Mission of Burma is right there for me, though, and Signals, Calls, and Marches is just a fantastic record. One of the other really cool things about it is that the best-known song from it, the aforementioned “That’s When I Reach For My Revolver,” is probably the least interesting song on the record and it’s still a great song.


On bass, “…Revolver” is really fun to play. I think that was part of the reason that I kept bringing it up over the years. If you listen to some of my bass lines, they are definitely influenced by the school of Clint Conley. He wrote this song, so that might be another reason why like to play it. The lyrics are great, too, though and it’s a powerful song.


“Outlaw” is noisy and disjointed in all the right ways. It’s got a bit of DEVO in the guitar and bass interplay. The dynamic that Conley, Roger Miller (guitar), and Peter Prescott (drums) created was so good. There was another dude, Martin Swope, who is credited with loops and percussion on the record, but I’ve never learned too much about him. I’d be curious to know what he was up to, especially since you typically only see pictures of them as a three-piece in those days. “Outlaw” is so great, though.


“Fame and Fortune” has a really anthemic quality like “…Revolver,” too. It’s another thing I admire about Mission of Burma. These guys really knew how to create a killer dynamic in a tight package. I can see why they are influential to many of my other faves including Fugazi. “Fame and Fortune” has a nice little decay part that starts to build up with the line, “The beginning, at the ending” before going back into the verse/chorus part. Brilliant. Listen to it.


There are a lot of great guitar pyrotechnics on “This Is Not a Photograph.” Miller was really great at coming up with some wild parts. I don’t think he gets enough credit at all. “Red” kind of sounds to me like a lost X song. It has that feel to it, in a way, and I wonder if the guys in Mission of Burma were big fans of theirs back in the day. I think it has some of that sort of indirect love song desperation that X are so good at doing.


All good post-punk bands need to have a killer instrumental on their records and “All World Cowboy Romance” fits the bill here. Sonically, it’s super interesting and allows the band to show off a little bit. It might not be quite as good a song as “…Revolver” come to think of it, but it’s just as interesting. Either way, I dig it.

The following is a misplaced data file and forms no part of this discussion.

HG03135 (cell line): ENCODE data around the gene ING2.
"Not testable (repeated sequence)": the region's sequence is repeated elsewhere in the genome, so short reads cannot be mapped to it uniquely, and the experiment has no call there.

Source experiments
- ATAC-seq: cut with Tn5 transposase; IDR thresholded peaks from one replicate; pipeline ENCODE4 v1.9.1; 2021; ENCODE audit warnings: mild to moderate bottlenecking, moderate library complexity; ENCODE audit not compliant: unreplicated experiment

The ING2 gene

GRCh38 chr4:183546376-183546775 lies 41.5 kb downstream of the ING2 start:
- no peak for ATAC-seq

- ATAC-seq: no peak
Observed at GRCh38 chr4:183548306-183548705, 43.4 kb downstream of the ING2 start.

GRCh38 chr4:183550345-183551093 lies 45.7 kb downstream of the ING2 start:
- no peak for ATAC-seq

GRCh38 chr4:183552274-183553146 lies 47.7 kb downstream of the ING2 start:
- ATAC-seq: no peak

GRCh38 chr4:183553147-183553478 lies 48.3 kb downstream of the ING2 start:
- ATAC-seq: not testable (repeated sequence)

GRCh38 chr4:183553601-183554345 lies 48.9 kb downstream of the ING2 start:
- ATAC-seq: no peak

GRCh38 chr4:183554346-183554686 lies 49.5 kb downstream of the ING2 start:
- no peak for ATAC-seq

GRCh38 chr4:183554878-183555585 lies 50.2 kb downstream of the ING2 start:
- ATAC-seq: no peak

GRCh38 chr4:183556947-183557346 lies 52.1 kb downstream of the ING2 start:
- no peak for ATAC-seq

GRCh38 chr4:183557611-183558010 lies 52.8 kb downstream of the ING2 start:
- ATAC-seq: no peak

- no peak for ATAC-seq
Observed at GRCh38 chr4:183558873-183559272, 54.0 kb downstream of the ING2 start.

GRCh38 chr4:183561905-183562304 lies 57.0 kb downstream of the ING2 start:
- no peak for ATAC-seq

No, I’m going to change my mind again. “All World Cowboy Romance” is fucking great.


Originally, “Academy Fight Song” and “Max Ernst” were released on a 7” record and not part of the original issues of Signals, Calls, and Marches. The CD I have included these, though, so I am going to discuss them. “Academy Fight Song” is the type of song that I bet people gravitated to a lot in 1980. It’s still great now, but I bet seeing this live in Boston in 1979 was particularly inspirational for a few other Boston musicians. I need to talk to some of my friends who were there in those days.


“Max Ernst” is a song I would have liked to have heard the Jesus Lizard cover. I don’t know why, but I think it would have been great. It’s a bit noisy, maybe, and with the extra muscle the Lizard could have added, it would have been spectacular. There is also darkness here that I like a lot.


Fire up the time machine. Let’s go to Bean Town on a Saturday in 1980.




I should probably get over the biking fear.



Wednesdaddy sounds like the name a drag queen that does Jenna Ortega. This would make for a good character in a book.



See you tomorrow.

I'm small compared to

you my new giant cactus

friend and I like you.

What memories do

you have of people like me

who see you looming?

Are you entertained

or do we make you feel

lonely a little.

I hope you feel

proud my giant friend. Hover

with pride amid love.

28 views3 comments

3 commenti

Mountain biking is my church. ❤️

Mi piace

... and the Moving Targets, whose "Burning in Water" LP is personal fave of mine and your old bandmate Bobby's.

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I don’t know that one…